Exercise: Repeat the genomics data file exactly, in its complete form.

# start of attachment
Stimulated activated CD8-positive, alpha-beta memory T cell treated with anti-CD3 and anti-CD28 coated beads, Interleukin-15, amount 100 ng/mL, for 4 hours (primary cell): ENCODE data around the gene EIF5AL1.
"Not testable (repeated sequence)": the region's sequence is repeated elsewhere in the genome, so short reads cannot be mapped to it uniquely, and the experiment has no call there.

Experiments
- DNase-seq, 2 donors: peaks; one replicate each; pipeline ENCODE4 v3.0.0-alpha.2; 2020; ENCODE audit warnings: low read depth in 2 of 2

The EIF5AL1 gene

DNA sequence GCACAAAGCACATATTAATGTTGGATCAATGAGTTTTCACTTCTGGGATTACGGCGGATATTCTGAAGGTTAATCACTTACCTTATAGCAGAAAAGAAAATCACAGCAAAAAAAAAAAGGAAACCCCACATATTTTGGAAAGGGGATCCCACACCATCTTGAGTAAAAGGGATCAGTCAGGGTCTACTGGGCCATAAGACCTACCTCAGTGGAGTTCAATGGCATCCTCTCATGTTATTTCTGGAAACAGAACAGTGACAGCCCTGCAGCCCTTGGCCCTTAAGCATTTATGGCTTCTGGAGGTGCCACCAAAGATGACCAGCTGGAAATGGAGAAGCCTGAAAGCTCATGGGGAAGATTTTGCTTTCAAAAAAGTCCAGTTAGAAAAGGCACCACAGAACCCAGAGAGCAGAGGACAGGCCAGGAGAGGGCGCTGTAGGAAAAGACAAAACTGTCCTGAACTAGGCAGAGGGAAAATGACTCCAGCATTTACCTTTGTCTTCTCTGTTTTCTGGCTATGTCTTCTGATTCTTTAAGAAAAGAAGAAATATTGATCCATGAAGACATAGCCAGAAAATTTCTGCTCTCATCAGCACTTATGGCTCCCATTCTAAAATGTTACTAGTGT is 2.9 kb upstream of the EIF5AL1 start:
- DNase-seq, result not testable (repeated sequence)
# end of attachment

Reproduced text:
Stimulated activated CD8-positive, alpha-beta memory T cell treated with anti-CD3 and anti-CD28 coated beads, Interleukin-15, amount 100 ng/mL, for 4 hours (primary cell): ENCODE data around the gene EIF5AL1.
"Not testable (repeated sequence)": the region's sequence is repeated elsewhere in the genome, so short reads cannot be mapped to it uniquely, and the experiment has no call there.

Experiments
- DNase-seq, 2 donors: peaks; one replicate each; pipeline ENCODE4 v3.0.0-alpha.2; 2020; ENCODE audit warnings: low read depth in 2 of 2

The EIF5AL1 gene

DNA sequence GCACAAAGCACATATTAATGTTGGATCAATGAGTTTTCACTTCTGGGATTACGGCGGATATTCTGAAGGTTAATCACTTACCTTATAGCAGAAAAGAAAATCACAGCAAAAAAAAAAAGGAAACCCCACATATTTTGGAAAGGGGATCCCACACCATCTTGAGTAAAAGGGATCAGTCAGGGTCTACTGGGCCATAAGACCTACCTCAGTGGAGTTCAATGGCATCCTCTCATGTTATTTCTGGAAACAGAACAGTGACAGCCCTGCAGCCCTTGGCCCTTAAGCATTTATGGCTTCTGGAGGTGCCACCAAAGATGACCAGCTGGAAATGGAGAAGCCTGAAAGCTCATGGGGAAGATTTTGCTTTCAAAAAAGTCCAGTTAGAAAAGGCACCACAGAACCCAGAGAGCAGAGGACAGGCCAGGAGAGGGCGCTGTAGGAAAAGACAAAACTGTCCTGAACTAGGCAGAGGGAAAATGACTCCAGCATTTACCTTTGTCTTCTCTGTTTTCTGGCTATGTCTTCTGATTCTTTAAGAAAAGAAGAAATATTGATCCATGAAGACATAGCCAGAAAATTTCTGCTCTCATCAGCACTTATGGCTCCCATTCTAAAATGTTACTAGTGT is 2.9 kb upstream of the EIF5AL1 start:
- DNase-seq, result not testable (repeated sequence)